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Microsoft Warns About Phishing Attacks by Russia-linked Hackers

Microsoft on Monday revealed it took steps to disrupt phishing operations undertaken by a “highly persistent threat actor” whose objectives align closely with Russian state interests.

The company is tracking the espionage-oriented activity cluster under its chemical element-themed moniker SEABORGIUM, which it said overlaps with a hacking group also known as Callisto, COLDRIVER, and TA446.

“SEABORGIUM intrusions have also been linked to hack-and-leak campaigns, where stolen and leaked data is used to shape narratives in targeted countries,” Microsoft’s threat hunting teams said. “Its campaigns involve persistent phishing and credential theft campaigns leading to intrusions and data theft.”

Attacks launched by the adversarial collective are known to target the same organizations using consistent methodologies applied over long periods of time, enabling it to infiltrate the victims’ social networks through a combination of impersonation, rapport building, and phishing.

Microsoft said it observed “only slight deviations in their social engineering approaches and in how they deliver the initial malicious URL to their targets.”

Primary targets include defense and intelligence consulting companies, non-governmental organizations (NGOs) and intergovernmental organizations (IGOs), think tanks, and higher education entities located in the U.S. and the U.K., and to a lesser extent in the Baltics, the Nordics, and the Eastern Europe.

Additional targets of interest consist of former intelligence officials, experts in Russian affairs, and Russian citizens abroad. More than 30 organizations and personal accounts are estimated to have been at the receiving end of its campaigns since the start of 2022.

It all starts with a reconnaissance of potential individuals by leveraging fake personas created on social media platforms like LinkedIn, before establishing contact with them via benign email missives originating from newly-registered accounts configured to match the names of the impersonated individuals.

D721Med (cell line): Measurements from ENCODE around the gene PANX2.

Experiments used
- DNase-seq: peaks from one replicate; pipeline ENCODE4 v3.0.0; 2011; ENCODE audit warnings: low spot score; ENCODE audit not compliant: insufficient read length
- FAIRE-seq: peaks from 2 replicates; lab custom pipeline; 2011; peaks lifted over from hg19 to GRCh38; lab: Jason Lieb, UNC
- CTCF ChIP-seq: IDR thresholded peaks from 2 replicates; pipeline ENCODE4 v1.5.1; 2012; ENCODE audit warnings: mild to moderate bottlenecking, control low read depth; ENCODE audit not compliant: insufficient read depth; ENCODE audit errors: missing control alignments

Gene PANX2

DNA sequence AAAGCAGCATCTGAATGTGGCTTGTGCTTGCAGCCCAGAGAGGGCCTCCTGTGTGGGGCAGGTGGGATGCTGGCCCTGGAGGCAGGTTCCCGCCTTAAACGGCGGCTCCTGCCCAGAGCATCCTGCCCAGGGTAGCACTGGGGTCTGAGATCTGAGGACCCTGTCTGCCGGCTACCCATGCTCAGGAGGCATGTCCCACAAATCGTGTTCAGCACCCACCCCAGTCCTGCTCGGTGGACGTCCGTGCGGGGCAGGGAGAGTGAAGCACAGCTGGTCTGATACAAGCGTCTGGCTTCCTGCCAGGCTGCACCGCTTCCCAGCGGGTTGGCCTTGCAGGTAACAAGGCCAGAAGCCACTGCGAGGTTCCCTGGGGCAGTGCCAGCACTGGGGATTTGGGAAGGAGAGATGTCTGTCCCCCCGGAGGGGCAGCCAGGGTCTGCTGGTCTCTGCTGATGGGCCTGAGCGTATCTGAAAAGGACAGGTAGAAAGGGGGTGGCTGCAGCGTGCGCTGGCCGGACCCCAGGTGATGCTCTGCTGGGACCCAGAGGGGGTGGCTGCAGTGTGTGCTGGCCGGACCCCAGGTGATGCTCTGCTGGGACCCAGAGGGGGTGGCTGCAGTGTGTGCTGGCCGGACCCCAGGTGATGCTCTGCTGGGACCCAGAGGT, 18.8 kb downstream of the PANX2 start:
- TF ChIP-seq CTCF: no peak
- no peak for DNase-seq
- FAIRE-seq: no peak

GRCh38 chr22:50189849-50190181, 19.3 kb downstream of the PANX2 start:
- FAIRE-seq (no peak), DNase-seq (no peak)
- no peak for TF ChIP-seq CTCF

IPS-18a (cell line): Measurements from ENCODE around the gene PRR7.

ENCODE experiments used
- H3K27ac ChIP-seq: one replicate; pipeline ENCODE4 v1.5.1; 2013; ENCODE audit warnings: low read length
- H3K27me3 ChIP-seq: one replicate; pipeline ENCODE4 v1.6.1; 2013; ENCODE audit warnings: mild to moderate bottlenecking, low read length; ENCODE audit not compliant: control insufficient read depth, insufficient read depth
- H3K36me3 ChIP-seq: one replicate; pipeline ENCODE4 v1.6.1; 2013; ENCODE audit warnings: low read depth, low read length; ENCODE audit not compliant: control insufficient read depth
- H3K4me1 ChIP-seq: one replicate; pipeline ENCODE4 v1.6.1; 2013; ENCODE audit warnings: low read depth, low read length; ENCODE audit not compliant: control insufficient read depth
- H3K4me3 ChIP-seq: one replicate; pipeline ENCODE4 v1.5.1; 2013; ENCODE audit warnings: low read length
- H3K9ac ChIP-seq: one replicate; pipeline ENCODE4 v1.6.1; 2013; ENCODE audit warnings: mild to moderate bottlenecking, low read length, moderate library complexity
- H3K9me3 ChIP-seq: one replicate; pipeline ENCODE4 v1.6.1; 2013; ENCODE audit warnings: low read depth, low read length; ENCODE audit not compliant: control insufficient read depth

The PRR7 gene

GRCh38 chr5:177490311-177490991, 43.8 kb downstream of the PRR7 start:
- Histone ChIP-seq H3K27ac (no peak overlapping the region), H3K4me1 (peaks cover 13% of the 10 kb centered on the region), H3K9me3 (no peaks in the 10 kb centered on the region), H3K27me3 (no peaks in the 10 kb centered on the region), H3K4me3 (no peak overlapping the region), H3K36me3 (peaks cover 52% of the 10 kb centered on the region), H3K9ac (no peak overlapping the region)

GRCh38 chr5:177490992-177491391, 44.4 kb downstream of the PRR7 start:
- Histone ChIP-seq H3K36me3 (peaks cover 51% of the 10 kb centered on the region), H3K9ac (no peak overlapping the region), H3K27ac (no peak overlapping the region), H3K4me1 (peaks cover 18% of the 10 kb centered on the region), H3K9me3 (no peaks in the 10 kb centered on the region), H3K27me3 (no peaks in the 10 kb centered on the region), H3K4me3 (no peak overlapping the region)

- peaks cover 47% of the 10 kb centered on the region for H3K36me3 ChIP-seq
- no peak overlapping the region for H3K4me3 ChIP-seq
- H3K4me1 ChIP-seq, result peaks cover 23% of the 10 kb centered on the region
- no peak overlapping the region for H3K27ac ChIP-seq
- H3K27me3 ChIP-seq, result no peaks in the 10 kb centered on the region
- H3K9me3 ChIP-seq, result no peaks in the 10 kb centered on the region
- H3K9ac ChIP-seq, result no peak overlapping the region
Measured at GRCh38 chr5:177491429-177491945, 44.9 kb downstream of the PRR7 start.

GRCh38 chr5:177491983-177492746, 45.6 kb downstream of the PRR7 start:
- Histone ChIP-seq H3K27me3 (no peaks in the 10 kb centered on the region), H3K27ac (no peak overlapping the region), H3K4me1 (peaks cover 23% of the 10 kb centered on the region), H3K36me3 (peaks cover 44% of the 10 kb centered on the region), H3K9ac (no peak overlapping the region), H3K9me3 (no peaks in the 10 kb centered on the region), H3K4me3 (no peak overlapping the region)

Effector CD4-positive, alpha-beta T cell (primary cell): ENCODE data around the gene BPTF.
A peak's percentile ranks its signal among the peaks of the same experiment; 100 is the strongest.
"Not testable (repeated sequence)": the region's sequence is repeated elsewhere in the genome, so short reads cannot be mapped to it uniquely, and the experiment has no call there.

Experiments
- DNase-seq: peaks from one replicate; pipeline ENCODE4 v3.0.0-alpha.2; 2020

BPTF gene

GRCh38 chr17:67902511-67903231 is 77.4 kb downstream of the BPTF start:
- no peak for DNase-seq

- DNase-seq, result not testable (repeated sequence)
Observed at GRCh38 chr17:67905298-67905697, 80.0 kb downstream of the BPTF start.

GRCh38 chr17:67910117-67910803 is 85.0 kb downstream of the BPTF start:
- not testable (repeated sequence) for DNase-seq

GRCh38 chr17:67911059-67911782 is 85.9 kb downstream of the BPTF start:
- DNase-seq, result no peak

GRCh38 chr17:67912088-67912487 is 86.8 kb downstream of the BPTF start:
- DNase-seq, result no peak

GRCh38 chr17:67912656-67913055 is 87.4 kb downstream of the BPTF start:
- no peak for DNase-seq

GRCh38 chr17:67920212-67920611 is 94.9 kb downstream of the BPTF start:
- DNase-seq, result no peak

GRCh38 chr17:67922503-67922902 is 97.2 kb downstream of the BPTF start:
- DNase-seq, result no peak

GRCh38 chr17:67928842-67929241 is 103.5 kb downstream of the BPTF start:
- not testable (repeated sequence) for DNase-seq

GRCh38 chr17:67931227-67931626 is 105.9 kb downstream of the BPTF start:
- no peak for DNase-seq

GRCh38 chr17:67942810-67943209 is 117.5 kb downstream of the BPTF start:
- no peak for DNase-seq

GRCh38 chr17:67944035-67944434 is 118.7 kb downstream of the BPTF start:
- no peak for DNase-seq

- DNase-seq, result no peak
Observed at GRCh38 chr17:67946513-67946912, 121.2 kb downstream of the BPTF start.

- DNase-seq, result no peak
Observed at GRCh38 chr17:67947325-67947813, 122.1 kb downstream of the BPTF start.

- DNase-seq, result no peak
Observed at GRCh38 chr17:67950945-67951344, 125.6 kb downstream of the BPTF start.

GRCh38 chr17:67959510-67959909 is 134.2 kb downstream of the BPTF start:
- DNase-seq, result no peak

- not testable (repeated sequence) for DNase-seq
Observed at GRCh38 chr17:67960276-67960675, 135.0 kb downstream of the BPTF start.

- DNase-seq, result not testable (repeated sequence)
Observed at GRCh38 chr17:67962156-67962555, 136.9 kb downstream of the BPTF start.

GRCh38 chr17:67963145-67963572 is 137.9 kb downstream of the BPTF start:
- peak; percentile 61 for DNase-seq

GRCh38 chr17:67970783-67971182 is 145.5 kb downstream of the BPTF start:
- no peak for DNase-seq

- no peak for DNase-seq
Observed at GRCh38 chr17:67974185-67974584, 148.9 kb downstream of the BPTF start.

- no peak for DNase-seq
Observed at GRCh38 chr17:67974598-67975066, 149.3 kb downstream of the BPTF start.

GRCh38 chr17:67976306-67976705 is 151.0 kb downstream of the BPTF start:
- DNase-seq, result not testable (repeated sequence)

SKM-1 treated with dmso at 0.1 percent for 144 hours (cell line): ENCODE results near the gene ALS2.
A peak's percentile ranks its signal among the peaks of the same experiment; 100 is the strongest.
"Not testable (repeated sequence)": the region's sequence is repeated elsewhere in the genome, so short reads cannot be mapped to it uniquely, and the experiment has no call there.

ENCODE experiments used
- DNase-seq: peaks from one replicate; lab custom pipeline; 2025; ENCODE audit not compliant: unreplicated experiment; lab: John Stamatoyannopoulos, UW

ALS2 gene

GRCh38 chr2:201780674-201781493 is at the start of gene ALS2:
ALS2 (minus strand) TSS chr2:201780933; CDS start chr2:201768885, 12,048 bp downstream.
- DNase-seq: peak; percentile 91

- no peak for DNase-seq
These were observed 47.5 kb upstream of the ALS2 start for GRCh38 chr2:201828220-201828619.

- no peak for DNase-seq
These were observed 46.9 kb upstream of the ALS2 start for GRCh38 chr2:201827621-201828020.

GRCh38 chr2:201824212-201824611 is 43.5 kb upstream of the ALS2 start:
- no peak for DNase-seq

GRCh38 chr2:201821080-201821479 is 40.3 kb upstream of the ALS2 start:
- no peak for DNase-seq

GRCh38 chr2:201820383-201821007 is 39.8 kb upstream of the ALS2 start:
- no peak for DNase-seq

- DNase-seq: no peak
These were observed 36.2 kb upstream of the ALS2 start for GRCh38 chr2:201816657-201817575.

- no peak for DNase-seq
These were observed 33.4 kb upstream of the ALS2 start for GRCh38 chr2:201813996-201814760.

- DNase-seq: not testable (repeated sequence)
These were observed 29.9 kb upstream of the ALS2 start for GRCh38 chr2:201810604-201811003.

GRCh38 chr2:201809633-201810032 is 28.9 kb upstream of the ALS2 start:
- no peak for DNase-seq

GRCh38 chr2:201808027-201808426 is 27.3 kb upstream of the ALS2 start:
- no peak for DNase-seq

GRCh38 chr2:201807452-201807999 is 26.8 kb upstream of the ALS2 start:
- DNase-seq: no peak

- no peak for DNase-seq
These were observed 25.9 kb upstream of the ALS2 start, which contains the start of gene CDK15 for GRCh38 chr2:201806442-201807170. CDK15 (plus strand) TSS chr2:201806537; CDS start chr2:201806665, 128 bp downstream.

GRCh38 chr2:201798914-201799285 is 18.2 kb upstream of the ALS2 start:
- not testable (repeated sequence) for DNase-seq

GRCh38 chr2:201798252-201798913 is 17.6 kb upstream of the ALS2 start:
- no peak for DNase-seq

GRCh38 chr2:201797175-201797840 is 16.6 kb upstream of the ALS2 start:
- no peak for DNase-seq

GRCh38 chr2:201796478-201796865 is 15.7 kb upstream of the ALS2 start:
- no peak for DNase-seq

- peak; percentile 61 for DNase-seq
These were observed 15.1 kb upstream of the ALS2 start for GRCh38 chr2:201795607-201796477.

In the event the target falls victim to the social engineering attempt, the threat actor activates the attack sequence by sending a weaponized message embedding a booby-trapped PDF document or a link to a file hosted on OneDrive.

“SEABORGIUM also abuses OneDrive to host PDF files that contain a link to the malicious URL,” Microsoft said. “The actors include a OneDrive link in the body of the email that when clicked directs the user to a PDF file hosted within a SEABORGIUM-controlled OneDrive account.”

Furthermore, the adversary has been found to disguise its operational infrastructure by resorting to seemingly harmless open redirects to send users to the malicious server, which, in turn, prompts users to enter their credentials to view the content.

The last phase of attacks entails abusing the stolen credentials to access the victim’s email accounts, taking advantage of the unauthorized logins to exfiltrate emails and attachments, set up email forwarding rules to ensure sustained data collection and other follow-on activities.

“There have been several cases where SEABORGIUM has been observed using their impersonation accounts to facilitate dialog with specific people of interest and, as a result, were included in conversations, sometimes unwittingly, involving multiple parties,” Redmond pointed out.

Enterprise security company Proofpoint, which tracks the actor under the name TA446, pointed out the group’s inclination towards reconnaissance and sophisticated impersonation for delivery of fraudulent links.

“TA446 creates a game of whack-a-mole whether takedowns are occurring or not,” Sherrod DeGrippo, vice president of threat research and detection at Proofpoint, told The Hacker News. “The threat actor rapidly registers and changes which personas and aliases they are mimicking in the consumer email addresses and infrastructure they create.”

“TA446 is a threat actor that performs reconnaissance on the intended recipients and creates consumer email accounts based off of people the recipients are likely to know or work in the same profession,” DeGrippo added.


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